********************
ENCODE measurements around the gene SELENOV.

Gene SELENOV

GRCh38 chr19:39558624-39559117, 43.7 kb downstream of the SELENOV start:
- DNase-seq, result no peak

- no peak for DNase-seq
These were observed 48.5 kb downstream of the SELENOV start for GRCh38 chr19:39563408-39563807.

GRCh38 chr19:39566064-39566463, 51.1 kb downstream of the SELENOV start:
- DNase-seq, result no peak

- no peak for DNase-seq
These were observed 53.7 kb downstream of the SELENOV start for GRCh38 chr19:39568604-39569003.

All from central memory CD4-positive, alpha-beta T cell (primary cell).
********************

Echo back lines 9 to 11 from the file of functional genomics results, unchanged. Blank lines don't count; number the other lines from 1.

- no peak for DNase-seq
These were observed 53.7 kb downstream of the SELENOV start for GRCh38 chr19:39568604-39569003.

All from central memory CD4-positive, alpha-beta T cell (primary cell).